The Baha’i International Community (BIC) has urged the United Nations and other international bodies to intervene with Iran’s government to ensure that Baha’is are not dispossessed of property. “Confiscation of properties remains a tactic used in the persecution of Iran’s Baha’is, over the past four decades, because of their beliefs,” said a statement Wednesday by the BIC, a non-governmental organization.
The statement said that properties in Semnan province belonging to six Baha’is would be transferred to the “parastatal ‘Execution of Iman Khomeini’s Order, which is controlled by the Supreme Leader [Ali Khamenei]”, after a court ruling that the properties were owned by Bahai’s institutions, which are not recognized under Iranian law.
BIC spokesman Padideh Sabeti told Iran International TV Friday that the authorities were following a strategy of “economic strangulation” of Bahai’s in Semnan and other places, citing Ivel in Mazandaran province.
فیلمی دیگراز تخریب منازل ۳ خانواده #بهایی در روستای #روشنکوه #ساری
روز دوشنبه ۱۱ مردادماه، منازل سه خانواده بهایی در روستای روشنکوه ساری، توسط نیروهای سرکوبگر رژیم تخریب شد. این اقدام بدون ارائه حکم و یا اخطار قبلی صورت گرفت. pic.twitter.com/8o9KOwC8I3
— بگونه (@begoonah1) August 2, 2021
In February 2021 a court in Mazandaran province ruled that the confiscation of Baha’i houses and land in Ivel, a village the south of the provincial capital Sari, and their transfer to EIKO was lawful. More than 50 buildings belonging to Baha’is were subsequently demolished.
While Iran’s Baha’is formally dissolved all their institutions in 1983, Iranian courts order confiscation of Baha’i properties on the grounds that they belong to Baha’i institutions, which were banned following the 1979 Revolution.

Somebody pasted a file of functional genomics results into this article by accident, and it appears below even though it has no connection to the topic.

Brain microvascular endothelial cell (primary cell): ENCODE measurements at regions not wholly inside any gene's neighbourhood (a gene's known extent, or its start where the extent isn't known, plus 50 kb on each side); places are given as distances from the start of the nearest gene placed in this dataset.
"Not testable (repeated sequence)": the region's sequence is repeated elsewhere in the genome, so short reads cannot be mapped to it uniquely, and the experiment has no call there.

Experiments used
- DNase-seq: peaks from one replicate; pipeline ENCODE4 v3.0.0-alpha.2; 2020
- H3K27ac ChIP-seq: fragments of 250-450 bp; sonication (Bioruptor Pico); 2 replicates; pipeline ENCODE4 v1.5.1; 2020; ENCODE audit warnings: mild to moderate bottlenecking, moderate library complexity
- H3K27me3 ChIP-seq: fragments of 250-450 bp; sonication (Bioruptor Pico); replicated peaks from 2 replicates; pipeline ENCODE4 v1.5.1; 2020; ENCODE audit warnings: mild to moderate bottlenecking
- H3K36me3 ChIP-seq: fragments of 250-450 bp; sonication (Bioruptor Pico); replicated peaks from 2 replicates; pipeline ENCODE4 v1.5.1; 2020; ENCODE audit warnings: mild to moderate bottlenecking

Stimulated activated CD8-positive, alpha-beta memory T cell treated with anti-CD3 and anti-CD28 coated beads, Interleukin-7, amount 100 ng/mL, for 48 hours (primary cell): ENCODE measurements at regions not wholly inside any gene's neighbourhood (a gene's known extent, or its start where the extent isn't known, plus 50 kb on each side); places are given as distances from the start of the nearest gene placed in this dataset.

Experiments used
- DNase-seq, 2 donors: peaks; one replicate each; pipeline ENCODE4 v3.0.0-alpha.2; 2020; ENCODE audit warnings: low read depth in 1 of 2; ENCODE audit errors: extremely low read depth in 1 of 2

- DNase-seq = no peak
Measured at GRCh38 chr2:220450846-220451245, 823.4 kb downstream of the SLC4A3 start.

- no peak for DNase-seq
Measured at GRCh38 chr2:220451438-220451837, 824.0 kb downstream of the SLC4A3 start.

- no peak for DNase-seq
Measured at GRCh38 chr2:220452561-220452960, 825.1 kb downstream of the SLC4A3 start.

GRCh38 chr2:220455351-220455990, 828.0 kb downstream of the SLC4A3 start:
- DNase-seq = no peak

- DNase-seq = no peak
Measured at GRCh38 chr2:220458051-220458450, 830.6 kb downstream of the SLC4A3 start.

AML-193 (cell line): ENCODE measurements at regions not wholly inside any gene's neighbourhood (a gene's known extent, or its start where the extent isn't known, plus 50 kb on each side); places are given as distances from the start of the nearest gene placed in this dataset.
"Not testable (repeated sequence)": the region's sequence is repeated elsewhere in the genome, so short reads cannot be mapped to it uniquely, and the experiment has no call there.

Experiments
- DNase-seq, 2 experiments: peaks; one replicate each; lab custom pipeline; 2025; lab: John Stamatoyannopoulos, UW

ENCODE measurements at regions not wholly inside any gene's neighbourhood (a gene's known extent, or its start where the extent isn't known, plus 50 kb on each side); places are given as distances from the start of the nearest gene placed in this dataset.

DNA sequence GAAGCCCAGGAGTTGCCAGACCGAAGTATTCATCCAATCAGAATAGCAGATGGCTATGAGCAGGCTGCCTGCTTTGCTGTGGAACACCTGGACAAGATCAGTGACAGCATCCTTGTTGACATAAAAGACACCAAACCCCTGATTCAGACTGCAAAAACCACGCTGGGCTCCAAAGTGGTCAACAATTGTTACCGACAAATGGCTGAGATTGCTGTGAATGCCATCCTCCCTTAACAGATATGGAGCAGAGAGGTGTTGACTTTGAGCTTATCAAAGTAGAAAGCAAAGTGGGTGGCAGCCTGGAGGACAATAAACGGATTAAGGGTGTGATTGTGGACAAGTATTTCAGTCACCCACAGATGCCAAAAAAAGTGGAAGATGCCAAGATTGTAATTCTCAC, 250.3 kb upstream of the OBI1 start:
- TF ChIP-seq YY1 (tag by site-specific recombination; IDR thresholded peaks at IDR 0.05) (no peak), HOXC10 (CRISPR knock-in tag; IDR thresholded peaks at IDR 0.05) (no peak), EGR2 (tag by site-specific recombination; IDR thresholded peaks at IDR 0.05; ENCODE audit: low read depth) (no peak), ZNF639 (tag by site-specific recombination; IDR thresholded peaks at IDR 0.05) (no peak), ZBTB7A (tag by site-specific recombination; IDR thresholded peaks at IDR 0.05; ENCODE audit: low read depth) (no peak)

“Article 49 of the Iranian Constitution…requires the government to prove the legitimacy of such seizures under Islamic law,” the BIC statement said. “Applying this to the Baha’is clearly demonstrates the religiously-motivated purpose behind the appropriation of the properties.”
While persecution of Baha’is goes back to the sect’s emergence in the 19th century, the Iranian constitution of 1979 recognizes only Muslims, Zoroastrians, Jews, and Christians − excluding converts from Islam – as permitted to congregate or form religious societies.
An estimated 300,000 Baha’is live in Iran. Based on information from NGOs, the United States State Department in its 2020 report on international religious freedom said that there were 38 Baha’i – 16 men and 22 women – in prison as of October 27, 2020.
In January 2020, NGOs and press reported that the application form for the state-issued national identity card would allow citizens to register only as one of the country’s recognized religions – Islam, Christianity, Judaism, and Zoroastrianism – and omitted the option for “other religions,” which had previously been used by Baha’is. In April rights groups reported that authorities were forcing Baha’i to bury their dead at Khavaran cemetery, south-east Tehran, where hundreds of political prisoners executed in 1988 were interred in unmarked mass graves.